Rebuilding Roads with “Practical Design”

Today on the Streetsblog Network, Richard Layman of Rebuilding Place in the Urban Space finds some interesting ideas about the future of American roads in a somewhat unlikely source — the super-mainstream Parade magazine, which comes as an insert with more than 400 newspapers around the country and claims a circulation of 33 million. Layman looks at a Parade’s cover story from yesterday, entitled How We Can Save Our Roads. The Parade article looks at an engineering practice called "practical design" that is being implemented in Missouri:

2680712117_39559c6159.jpgPhoto by TheTruthAbout via Flickr.

Today, when Missouri engineers design highways, they aim “not to build perfect projects, but to build good projects that give you a good system,” says
[Missouri’s transportation boss, Pete K.] Rahn. Practical Design says to “start at the bottom of the standards and go up to meet the need. When you meet the need, you stop.”

Layman adds: 

The idea of "practical design" has the ability to be "reverse-engineered" and applied more broadly than it is currently being applied in Missouri and other states.

For example, "practical design" of neighborhood roads in a city residential area should mean that the roads don’t get built to the level that accommodates speeds of 50 to 75 mph. After all, the posted speed limits are 25 mph, plus these are mixed-use areas with plenty of walkers, bicyclists, and non-through road traffic (buses, delivery vehicles, etc.).

Elsewhere around the network:  Transportation for America summarizes the data from the American Public Transportation Association about last year’s surge in ridership on mass transit; Bike Commute Tips Blog writes about the link between the economic downturn and bike commuting; and Bicycle Fixation has a nifty history of the connection between bikes and the city.

  • Practical design is a great way to build more roads with limited money, but the practical effect for other modes means that the bike lane or sidewalk is usually the first thing that MoDOT cuts from a project. So far our experience here in Missouri is that the savings gained from practical design is almost always used to build more of the road, not put into any bike/ped infrastructure.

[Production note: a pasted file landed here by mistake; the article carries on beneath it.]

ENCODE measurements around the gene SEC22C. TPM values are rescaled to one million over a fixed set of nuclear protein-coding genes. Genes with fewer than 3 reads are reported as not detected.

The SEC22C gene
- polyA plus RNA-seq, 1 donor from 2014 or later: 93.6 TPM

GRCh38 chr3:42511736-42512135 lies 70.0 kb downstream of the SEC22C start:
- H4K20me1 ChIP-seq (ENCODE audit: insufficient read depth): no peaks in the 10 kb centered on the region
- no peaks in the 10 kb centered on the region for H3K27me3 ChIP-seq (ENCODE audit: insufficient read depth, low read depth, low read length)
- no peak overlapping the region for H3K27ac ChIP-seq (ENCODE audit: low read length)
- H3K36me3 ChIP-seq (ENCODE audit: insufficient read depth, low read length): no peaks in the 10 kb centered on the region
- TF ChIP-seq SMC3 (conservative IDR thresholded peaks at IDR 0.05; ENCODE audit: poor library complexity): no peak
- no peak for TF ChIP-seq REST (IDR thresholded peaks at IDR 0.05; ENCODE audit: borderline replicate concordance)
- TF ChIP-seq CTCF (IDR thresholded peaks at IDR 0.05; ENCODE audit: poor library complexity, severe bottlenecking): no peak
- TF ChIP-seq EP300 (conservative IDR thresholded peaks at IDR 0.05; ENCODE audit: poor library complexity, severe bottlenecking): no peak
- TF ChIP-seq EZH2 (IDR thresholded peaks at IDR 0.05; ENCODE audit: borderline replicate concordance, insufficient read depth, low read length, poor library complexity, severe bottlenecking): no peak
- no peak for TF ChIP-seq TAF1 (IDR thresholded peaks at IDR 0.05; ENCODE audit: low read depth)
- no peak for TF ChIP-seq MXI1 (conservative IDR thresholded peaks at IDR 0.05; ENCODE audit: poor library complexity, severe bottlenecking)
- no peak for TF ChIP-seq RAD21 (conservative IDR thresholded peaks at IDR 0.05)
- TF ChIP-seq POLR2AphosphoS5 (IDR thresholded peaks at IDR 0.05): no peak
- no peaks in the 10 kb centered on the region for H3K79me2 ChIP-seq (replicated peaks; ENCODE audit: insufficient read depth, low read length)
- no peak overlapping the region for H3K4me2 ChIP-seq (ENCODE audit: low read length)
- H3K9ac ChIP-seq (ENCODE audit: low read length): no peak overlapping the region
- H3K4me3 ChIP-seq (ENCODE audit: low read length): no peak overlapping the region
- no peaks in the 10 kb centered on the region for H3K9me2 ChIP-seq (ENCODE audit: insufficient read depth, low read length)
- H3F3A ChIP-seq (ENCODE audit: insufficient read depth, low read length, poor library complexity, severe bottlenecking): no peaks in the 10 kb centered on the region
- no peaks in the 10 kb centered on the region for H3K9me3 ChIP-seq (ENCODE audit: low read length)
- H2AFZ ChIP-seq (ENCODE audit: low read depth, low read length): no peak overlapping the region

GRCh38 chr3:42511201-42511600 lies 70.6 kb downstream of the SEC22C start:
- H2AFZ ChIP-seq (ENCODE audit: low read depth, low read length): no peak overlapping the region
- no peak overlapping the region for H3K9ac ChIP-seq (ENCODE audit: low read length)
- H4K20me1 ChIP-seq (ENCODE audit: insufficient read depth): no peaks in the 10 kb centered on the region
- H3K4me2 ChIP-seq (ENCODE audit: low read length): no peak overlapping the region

• john

    MoDOT in building the New 64 in St Louis has largely destroyed practical design. Some pedestrian bridges across the highway have been eliminated. What was once short walks to numerous stores, restaurants, etc of 0.25 miles roundtrip became 3.6 miles roundtrip. Neighborhood streets have been torn up with the increase in construction traffic for the last 23 months and there are no plans to repair them and the replaced sewer system has been poorly rebuilt.

    Over 70 homes have been torn down to make room for more lanes of traffic and large/longer ramps. Not one mile of cycling infrastructure along this important route through the heart of the city has been included. In fact on arterial roads, former favored cycling routes have been eliminated to make another lane for motorized traffic caused by closing the 64 for upgrades. This has been a disaster for pedestrians and cyclists.

  • Some of this has the potential to be excellent. However, practical design doesn’t always mean what you think it does. State DOT’s want to save money on projects. If, under the rubric of “practical design”, they do things like use drainage ditches instead of enclosed sewers or eliminate sidewalks or any aesthetic treatments, this is a step backwards, not forwards, IMO.

  • Brent Hugh

    Agreed that the practical effect of practical design in Missouri is that MoDot cuts out bicycle and pedestrian accommodations first thing.

    Another downside is they tend to eliminate things like shoulders that don’t have a “tangible benefit” when in fact even though a shoulder is not an official bicycle or pedestrian facility, they are in fact very important for bicylists and pedestrians in many situations.

    Also unlike the related philosophy of “context sensitive design,” which has as a very high priority taking into consideration needs of the community, practical design very clearly has as its highest goal saving money.

    The result is the needs of the community are given lower than usual priority, especially if those needs cost more money.

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